CFT practice after injury

Discussion in 'Army Reserve' started by Dr_Chris, Dec 16, 2007.

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  1. Sorry if this has been done already, but can't find it if it has.

    I'm recovering from some quite nasty ankle injuries and am at the stage where I can start building strength back up. I was planning to go out on a 4 mile CFT some time in the week with a reduced load of about 15kg just to see how the ankles held out.

    Question 1 - After a time of about 4 months of not being able to do any running, let alone with weight, is 15kg too much? It'd just feel a bit useless walking around with a bergan seemingly filled with air.

    Question 2 - Beforehand I've done CFT practice with just an old backpack of mine. Problems being 1) it rides uncomfortably on my back and 2) It's a bastard if I want to carry easily accessible water. Would I get beaten to death by a MATTS pamflet if I do CFTs locally with webbing/bergan? Is this considered a breach of persec? It's just without spending £60 odd on a new decent civvy hiking backpack I'm a bit stumped.
  2. Personally mate I would start running a decent distance before you start tabbing. Putting weight straight away on an serious injury is a bad idea. Your fitness will need work and your injury will show up if your not top of your game. But it's your choice.

    As for persec I wouldnt worry too much. I go out tabbing regularly using my bergan and have never been pulled up about it. You have to be smart about it though. Your bergan, boots and a pair of lightweights is fine but cutting around your local woods in full fighting order is not the best idea.

    Good Luck.
  3. Get the running sorted then start with wieght .I'd just put the wieght in the bergan rather than bergan and webbing .
  4. The_Duke

    The_Duke LE Moderator


    Do not, under any circumstances, attempt to run with weight until you are 100% recovered. Build your training up gradually wearing good quality running shoes and no weight.

    If you are determined to train with weight, wear boots with good ankle support and light weight in your issue bergan. Walk at a quick pace, off roads and throw a couple of hills in for max benefit. DO NOT RUN!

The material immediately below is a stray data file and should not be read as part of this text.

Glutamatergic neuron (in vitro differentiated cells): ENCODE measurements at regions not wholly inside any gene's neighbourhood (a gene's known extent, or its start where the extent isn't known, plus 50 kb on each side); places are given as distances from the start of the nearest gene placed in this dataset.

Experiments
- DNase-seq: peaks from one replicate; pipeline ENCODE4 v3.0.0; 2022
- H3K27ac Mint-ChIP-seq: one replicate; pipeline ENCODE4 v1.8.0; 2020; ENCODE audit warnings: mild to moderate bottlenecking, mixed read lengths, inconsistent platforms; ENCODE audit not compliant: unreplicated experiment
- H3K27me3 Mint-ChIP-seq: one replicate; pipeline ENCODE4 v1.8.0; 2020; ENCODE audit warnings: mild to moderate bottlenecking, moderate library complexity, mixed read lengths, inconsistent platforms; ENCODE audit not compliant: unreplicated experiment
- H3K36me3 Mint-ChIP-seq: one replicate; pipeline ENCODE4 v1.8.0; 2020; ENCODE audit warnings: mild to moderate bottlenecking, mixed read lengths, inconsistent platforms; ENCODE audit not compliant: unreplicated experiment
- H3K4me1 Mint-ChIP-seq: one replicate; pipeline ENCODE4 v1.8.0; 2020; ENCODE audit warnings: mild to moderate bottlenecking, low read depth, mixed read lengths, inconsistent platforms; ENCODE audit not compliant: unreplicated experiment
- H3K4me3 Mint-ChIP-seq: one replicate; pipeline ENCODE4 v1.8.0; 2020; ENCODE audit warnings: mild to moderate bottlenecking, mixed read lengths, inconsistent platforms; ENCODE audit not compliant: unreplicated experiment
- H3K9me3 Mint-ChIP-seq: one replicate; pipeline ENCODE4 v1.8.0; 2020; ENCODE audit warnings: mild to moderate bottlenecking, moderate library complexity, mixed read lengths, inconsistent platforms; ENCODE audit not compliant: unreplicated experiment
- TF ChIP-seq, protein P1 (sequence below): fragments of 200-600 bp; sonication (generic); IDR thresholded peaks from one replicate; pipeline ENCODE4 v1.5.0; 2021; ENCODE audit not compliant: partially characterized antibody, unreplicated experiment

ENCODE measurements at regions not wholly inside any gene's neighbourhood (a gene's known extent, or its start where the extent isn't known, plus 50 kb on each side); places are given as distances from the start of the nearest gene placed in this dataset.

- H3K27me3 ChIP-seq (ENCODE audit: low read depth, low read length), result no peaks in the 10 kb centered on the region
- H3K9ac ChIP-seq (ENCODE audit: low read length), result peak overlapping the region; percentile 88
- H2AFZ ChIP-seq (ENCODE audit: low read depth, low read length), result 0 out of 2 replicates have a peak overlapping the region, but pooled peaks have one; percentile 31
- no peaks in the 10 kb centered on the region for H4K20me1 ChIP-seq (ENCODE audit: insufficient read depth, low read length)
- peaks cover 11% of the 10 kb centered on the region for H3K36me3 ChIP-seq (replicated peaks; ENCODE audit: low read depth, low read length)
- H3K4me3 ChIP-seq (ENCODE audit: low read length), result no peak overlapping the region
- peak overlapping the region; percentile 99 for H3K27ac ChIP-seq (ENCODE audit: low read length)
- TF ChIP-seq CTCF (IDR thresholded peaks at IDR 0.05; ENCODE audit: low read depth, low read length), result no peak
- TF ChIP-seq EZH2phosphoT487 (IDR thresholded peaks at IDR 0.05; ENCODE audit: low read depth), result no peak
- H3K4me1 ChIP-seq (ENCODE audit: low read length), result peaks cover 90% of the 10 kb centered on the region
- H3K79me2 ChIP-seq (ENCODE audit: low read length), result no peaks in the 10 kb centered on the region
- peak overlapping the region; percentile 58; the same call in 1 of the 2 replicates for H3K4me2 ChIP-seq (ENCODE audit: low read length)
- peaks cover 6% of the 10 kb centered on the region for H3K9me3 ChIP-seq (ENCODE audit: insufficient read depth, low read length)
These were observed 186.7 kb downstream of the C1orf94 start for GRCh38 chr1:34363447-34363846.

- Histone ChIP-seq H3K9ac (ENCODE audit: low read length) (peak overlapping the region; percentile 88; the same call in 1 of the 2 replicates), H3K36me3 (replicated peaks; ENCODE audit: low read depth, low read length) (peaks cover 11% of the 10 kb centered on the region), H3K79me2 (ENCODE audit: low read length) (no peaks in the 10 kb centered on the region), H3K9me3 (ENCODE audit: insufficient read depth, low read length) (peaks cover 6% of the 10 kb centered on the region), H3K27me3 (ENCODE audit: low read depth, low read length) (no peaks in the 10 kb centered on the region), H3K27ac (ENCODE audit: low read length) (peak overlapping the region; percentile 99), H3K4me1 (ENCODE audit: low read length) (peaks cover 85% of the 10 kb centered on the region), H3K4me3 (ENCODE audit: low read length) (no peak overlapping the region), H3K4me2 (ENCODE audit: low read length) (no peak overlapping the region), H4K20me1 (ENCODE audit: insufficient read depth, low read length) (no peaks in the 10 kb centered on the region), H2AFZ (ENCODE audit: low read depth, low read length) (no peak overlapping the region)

The CFT is conducted at brisk walking pace, so if you do the same you will train but also prevent your injury getting worse.
  5. Do not get started on this in the way you say you intend to. It will end in real grief.
  6. Thanks for the responses.

    @Woody - I was thinking webbing mostly because that gives me easy access to my water bottle and also adds a bit more support by dispersing the weight.

    @Duke: I've done full CFTs before no problem, it's just I really need to get back to doing them. I'm in an infantry platoon so I need to be able to keep that level of fitness up.

    There's a lot of pressure on me at the unit to get back and running/tabbing with them so I do really need to get cracking somehow, I'm just trying to do it in the least dangerous way really.
  7. The_Duke

    The_Duke LE Moderator


    Infantry or not, training with weight before you have fully recovered will do you no good at all. Whatever the pressure, you need to get yourself sorted BEFORE you start training.

    Assuming that your chain of command is aware of your injury, ask whoever is putting the pressure on to instruct you in writing that you have to pass the CFT before you are signed off by the RMO as being fit to train.

    I bet they won't!

    Get healed, then get fit. Try it the other way aound and you will set yourself back, possibly permanently.
  8. Cycling might be a good way to start, whether on road or on a trainer, it will build your fitness levels up steadily, whilst being non-impacting on your ankles, allowing them to strengthen and improve in flexibility.
    Then, after a short while, you could consider walks with a light weight, or gentle runs to get your joints used to the impact again. Offroad is better than on as it allows slightly more 'give' than tarmac and concrete.